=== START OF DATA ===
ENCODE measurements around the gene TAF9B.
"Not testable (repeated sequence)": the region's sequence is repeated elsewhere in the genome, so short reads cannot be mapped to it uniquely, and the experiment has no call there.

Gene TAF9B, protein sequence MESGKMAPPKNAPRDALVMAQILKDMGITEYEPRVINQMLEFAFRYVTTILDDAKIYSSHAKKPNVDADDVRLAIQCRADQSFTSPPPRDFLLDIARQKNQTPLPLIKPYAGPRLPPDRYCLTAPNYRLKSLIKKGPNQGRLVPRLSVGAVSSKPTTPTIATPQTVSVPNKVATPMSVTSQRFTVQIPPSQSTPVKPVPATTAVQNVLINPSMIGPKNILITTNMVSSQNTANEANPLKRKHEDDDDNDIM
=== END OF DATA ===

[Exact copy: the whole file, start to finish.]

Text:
ENCODE measurements around the gene TAF9B.
"Not testable (repeated sequence)": the region's sequence is repeated elsewhere in the genome, so short reads cannot be mapped to it uniquely, and the experiment has no call there.

Gene TAF9B, protein sequence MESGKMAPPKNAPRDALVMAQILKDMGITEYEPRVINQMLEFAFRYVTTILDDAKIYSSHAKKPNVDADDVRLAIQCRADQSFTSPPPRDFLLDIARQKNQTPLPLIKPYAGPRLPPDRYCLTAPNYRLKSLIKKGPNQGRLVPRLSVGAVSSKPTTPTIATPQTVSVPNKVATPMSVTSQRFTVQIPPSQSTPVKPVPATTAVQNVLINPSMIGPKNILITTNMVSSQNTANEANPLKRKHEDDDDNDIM